The Gold Standard (GS) is a voluntary carbon offset program, developed in 2003 by World Wide Fund for Nature (WWF), South North, and Helio International, focusing on projects of high environmental integrity and progresses on the United Nation’s Sustainable Development Goals (SDGs).
The greenhouse effect is the process that occurs when greenhouse gases (such as carbon dioxide) in Earth’s atmosphere trap the Sun’s heat. This process makes Earth much warmer than it would be without an atmosphere and it is one of the things that makes the Earth a comfortable place to live, but in recent years as a result of human activity, an increase in greenhouse gas emissions has resulted in an acceleration of the greenhouse effect, causing the Earth to grow warmer over time.
As the sun heats the Earth, the Earth’s surface releases heat back to space as infrared radiation. The gases that absorb this infrared radiation and trap heat in the atmosphere, such as carbon dioxide or methane, are called greenhouse gases.
Human activities since the beginning of the Industrial Revolution, have increased the concentration of carbon dioxide in our atmosphere by over 50%. As GHG concentrations increase, the warming effect they produce increases too. This long-term increase in Earth’s average temperature is known as global warming and has widespread and unpredictable impacts on the climate system.
International carbon standards are groups that verify all types of carbon offsetting projects. These standards use a rigorous screening and observation process, to ensure that all verified carbon offsetting projects positively impact the environment and leave a lasting impact.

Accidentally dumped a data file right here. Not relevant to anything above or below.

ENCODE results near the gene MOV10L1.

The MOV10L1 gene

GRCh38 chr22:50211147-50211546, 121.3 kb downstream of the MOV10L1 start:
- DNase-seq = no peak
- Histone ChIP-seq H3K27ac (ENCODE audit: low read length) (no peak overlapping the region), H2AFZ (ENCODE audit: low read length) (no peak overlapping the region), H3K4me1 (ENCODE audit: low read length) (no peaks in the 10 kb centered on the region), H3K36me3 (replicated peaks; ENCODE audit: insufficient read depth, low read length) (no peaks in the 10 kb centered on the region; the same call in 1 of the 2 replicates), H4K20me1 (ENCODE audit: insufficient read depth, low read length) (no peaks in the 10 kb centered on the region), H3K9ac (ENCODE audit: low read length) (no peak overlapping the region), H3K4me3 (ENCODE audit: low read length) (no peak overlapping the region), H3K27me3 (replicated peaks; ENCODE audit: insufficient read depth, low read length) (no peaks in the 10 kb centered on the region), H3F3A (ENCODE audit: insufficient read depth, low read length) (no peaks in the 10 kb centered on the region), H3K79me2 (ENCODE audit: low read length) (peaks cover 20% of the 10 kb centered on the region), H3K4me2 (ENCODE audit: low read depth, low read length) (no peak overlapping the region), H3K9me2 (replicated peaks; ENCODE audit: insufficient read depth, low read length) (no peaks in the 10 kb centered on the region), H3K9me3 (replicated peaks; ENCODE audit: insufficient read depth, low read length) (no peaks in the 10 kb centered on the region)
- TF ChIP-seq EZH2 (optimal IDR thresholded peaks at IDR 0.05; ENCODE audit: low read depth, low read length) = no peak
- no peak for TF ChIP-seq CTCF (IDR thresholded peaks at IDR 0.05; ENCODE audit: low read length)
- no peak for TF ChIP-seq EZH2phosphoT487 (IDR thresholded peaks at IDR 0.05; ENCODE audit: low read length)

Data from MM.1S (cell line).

Carbon standards are generally backed by reputable and environment-focused non-profit organizations, who are capable of supervising and aiding the dozens of carbon offsetting projects they verify. Projects typically have to meet certain benchmarks, standards, and protocols outlined in detailed policies by the carbon standards.
Some of the world’s most used carbon standard programs are: The Gold Standard, VERRA’s Verified Carbon Standard, Plan Vivo Standard, among others.
Planetary boundaries are environmental thresholds set to maintain a safe and habitable planet for humanity. If these limits are crossed, irreversible environmental changes can occur with serious consequences. The nine planetary boundaries are:
Reforestation is the process of renewing forest cover, by planting trees in areas that have lost forest cover due to either human or natural causes.
Renewable energy is energy that is created from natural sources that naturally replenish over time. For example, sunlight and wind are sources that are constantly being replenished.
Verified Carbon Standard (VCS) is a standard for certifying carbon emissions reductions. The VCS Program is currently the largest fully-fledged carbon offset program developed and managed by the global organization Verra, to ensure greater quality assurance in voluntary carbon markets.
Zero-carbon refers to a situation in which no carbon emissions are being produced from a product, service, or activity (for example, a wind farm generating electricity).